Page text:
Horoscope, 1937. This is one of Matta's early drawings; his use of vibrant color and stretched forms would come to be very common in his paintings. Matta sought to "depict the unseen realities underlying human existence by conjoining several phases of growth and evolution within a single image" (Smith and Dartnall, 12).
X-Space and the Ego, 1945. Another of Matta's drawings, but from later in his life, evidenced by the fact that strange humanoids are the subject. There is some sense of perspective and a horizon, but overall an unclear sense of space and position, blending dimensions into each other.
A Grave Situation, 1946. A figure is trapped in a cluttered space of planes and supports. The work is intended as a commentary on the human condition, and the central character is based on the forms of ancient totems.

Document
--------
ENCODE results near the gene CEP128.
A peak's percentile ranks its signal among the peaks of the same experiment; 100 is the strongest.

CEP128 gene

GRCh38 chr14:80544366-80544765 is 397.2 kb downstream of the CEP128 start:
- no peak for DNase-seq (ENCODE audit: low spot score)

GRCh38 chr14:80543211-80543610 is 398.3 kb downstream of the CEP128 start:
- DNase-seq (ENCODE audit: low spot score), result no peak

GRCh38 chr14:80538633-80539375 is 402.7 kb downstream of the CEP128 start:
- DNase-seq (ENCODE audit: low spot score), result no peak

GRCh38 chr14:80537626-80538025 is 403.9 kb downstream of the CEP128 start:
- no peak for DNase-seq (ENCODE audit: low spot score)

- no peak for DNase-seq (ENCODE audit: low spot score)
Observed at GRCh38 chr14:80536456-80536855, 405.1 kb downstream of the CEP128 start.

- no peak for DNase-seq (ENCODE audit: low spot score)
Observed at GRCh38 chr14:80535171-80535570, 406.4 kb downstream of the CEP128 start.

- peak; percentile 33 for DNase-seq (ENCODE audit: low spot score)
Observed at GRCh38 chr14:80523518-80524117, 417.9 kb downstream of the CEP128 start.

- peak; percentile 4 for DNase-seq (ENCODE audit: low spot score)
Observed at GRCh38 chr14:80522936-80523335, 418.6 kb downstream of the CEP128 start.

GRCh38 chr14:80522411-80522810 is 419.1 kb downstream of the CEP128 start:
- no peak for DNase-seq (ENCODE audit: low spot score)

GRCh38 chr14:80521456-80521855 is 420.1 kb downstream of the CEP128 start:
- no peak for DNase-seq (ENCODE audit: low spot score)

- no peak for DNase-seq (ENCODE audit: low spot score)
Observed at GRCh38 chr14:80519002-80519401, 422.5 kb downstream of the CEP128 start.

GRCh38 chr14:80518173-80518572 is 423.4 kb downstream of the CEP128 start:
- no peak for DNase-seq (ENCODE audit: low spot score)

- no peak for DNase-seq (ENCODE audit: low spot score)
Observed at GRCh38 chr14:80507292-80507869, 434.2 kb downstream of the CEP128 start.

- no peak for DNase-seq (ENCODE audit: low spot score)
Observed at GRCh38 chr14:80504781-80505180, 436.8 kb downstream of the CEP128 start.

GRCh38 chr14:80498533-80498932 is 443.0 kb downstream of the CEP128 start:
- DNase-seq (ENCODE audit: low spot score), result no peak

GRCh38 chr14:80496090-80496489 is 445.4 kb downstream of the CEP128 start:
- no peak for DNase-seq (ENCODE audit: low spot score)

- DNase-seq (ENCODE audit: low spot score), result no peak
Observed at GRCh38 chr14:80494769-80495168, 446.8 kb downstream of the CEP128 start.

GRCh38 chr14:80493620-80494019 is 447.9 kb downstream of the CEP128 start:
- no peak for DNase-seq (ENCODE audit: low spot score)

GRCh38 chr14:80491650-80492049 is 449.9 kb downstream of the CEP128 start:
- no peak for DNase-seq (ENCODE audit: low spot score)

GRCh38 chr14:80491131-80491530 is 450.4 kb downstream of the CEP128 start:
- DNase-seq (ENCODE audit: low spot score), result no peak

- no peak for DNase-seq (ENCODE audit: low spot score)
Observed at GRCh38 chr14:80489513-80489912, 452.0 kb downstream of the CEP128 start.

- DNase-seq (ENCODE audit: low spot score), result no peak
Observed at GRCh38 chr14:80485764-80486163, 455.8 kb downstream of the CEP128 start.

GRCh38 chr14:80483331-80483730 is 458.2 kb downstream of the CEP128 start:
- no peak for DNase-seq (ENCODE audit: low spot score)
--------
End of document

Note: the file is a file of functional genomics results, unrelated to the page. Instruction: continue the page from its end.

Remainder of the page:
Coigitum, 1972. This is my favorite work of Matta's. It has a sense of both chaos and order, and one feels that the scene could be happening on a cosmic scale, lightyears wide, or it could just as easily be occurring within a single cell. The simple color palette and mix of geometric and organic forms are extremely pleasing, and the amount of detail make it very easy to get lost in the painting.
MATTA, Centre Georges Pompidou, Musee naitonal d'art moderne, 1985. (anthology)
Matta in America, Paintings and Drawings of the 1940s, Smith and Dartnall, 2001.